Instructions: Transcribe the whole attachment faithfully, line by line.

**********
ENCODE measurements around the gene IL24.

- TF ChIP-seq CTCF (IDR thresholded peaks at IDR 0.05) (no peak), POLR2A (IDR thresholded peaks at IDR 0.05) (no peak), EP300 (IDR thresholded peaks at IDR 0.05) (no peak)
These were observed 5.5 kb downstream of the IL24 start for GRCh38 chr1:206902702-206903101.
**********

ENCODE measurements around the gene IL24.

- TF ChIP-seq CTCF (IDR thresholded peaks at IDR 0.05) (no peak), POLR2A (IDR thresholded peaks at IDR 0.05) (no peak), EP300 (IDR thresholded peaks at IDR 0.05) (no peak)
These were observed 5.5 kb downstream of the IL24 start for GRCh38 chr1:206902702-206903101.